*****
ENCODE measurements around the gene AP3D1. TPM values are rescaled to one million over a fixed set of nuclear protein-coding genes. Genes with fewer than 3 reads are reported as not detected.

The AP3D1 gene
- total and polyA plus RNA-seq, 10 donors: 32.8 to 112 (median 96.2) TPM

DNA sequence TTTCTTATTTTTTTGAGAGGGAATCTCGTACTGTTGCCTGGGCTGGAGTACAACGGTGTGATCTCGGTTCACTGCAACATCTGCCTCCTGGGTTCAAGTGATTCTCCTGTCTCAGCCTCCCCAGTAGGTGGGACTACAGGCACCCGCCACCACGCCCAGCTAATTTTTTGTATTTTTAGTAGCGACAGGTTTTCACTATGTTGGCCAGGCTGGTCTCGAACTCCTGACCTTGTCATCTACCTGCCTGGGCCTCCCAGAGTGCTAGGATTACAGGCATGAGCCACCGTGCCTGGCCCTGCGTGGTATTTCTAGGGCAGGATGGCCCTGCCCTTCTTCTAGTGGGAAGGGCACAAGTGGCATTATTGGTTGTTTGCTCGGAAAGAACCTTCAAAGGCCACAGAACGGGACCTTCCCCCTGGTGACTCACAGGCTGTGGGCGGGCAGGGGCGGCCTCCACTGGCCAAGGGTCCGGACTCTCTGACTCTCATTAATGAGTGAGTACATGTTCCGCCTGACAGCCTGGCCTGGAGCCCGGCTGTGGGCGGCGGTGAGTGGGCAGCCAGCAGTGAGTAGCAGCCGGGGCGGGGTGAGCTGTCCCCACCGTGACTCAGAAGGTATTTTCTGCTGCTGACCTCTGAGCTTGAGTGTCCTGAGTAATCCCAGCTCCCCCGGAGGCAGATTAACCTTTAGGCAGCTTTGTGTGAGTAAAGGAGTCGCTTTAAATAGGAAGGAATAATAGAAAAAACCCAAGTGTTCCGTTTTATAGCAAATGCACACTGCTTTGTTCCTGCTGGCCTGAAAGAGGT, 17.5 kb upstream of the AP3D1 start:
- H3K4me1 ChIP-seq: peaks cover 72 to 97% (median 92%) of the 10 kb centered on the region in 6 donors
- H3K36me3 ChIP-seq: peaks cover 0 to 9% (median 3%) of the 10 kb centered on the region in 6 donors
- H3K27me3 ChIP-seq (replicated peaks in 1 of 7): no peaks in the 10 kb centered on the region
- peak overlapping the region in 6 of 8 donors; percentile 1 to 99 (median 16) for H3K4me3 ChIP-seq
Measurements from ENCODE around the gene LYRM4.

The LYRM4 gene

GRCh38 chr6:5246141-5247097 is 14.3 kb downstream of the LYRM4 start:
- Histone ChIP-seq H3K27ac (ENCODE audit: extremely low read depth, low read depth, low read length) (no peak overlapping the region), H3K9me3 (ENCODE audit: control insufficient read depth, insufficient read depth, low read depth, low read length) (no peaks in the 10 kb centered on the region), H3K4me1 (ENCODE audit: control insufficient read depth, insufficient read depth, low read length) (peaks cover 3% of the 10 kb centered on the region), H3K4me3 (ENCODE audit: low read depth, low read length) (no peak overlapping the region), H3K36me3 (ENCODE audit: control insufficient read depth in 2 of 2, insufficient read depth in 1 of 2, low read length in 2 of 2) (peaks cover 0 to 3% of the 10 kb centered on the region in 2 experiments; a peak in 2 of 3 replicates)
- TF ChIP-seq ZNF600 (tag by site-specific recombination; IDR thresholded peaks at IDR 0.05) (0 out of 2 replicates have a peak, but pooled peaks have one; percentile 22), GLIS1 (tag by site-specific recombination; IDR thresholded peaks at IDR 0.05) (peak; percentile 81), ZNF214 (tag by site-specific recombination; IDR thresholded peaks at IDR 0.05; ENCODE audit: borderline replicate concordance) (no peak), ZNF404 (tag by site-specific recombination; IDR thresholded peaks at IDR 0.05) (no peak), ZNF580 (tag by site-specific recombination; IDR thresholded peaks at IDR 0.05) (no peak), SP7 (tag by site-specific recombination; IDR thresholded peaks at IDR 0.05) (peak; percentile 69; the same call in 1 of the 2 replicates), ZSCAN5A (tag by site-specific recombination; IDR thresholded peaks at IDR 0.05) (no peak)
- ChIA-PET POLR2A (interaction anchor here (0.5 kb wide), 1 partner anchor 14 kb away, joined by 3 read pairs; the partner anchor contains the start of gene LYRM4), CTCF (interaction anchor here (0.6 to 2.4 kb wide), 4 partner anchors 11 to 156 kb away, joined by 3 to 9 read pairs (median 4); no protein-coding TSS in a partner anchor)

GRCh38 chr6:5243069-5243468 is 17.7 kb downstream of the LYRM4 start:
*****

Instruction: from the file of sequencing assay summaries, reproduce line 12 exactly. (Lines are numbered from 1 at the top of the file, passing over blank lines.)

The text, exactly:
- Histone ChIP-seq H3K27ac (ENCODE audit: extremely low read depth, low read depth, low read length) (no peak overlapping the region), H3K9me3 (ENCODE audit: control insufficient read depth, insufficient read depth, low read depth, low read length) (no peaks in the 10 kb centered on the region), H3K4me1 (ENCODE audit: control insufficient read depth, insufficient read depth, low read length) (peaks cover 3% of the 10 kb centered on the region), H3K4me3 (ENCODE audit: low read depth, low read length) (no peak overlapping the region), H3K36me3 (ENCODE audit: control insufficient read depth in 2 of 2, insufficient read depth in 1 of 2, low read length in 2 of 2) (peaks cover 0 to 3% of the 10 kb centered on the region in 2 experiments; a peak in 2 of 3 replicates)